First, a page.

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Nurture over nature: Summer germinating Lupinus nanus are a result of anthropogenic germination cues and are not an independently evolving population

  • Author(s): Morris, Veronica Ruth Franco
  • Advisor(s): Simms, Ellen L
  • Roderick, George K
  • et al.
Abstract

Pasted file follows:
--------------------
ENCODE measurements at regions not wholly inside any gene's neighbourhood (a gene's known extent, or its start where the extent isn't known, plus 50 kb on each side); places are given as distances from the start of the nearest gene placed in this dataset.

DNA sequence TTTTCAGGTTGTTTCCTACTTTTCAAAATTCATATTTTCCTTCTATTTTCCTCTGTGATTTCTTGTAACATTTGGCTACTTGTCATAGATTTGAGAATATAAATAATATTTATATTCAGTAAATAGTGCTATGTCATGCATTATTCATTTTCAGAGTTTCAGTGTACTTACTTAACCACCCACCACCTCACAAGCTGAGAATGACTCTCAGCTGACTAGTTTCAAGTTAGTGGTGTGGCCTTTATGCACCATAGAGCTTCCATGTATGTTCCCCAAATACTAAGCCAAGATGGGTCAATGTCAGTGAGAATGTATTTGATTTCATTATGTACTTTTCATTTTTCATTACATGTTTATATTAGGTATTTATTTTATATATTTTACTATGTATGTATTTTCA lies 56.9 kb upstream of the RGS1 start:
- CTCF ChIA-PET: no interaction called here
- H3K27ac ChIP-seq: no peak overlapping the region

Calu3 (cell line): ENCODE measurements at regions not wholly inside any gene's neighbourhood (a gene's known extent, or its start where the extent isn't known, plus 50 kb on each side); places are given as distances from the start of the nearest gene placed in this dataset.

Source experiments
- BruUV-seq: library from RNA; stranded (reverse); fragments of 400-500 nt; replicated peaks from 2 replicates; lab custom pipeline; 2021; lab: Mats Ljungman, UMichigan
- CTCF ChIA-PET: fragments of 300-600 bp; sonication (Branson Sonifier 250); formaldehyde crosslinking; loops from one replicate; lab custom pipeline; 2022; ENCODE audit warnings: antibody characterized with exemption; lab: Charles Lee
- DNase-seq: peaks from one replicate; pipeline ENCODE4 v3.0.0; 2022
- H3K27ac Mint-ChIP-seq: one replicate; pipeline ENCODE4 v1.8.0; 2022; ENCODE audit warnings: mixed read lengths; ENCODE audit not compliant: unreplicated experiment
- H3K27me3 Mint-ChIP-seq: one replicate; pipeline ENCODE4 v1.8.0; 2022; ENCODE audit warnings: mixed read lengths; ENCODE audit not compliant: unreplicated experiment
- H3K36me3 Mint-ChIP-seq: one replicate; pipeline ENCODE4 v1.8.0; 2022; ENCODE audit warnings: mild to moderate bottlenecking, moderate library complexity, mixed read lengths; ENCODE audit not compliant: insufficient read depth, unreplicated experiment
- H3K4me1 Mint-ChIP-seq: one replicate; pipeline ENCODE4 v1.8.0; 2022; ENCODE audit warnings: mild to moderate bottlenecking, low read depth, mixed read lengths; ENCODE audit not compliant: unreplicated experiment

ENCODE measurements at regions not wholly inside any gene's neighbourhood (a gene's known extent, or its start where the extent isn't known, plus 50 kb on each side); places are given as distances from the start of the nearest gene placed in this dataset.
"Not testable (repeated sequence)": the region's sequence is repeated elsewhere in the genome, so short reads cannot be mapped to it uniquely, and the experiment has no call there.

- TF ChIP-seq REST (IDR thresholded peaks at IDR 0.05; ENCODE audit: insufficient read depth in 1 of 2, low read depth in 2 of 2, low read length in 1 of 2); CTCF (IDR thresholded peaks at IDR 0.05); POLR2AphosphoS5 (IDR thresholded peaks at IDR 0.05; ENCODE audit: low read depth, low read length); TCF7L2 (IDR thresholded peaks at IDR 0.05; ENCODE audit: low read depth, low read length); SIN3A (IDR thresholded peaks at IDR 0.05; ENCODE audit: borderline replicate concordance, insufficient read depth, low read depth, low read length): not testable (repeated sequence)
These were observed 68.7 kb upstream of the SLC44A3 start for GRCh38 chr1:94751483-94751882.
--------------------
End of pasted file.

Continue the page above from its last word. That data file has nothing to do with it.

Folsom Lake is a dammed reservoir experiencing anthropogenic lake level fluctuations that have created a novel germination time for Lupinus nanus. The recently discovered summer germinating plants begin to grow in May-June, just after the typical winter germinating plants in that location die. Since flowering of summer and winter germinating plants is temporally isolated, and plants are subject to differing selective pressures, they could be two independently evolving populations. Alternatively, they could be part of one population that can respond to both natural and anthropogenic germination cues. Through a common garden experiment, a germination experiment, and microsatellite analyses of plants from these environments, these hypotheses are tested. All evidence supports the hypothesis that summer and winter germinating plants are part of the same population, which can respond to germination cues at various times of the year.

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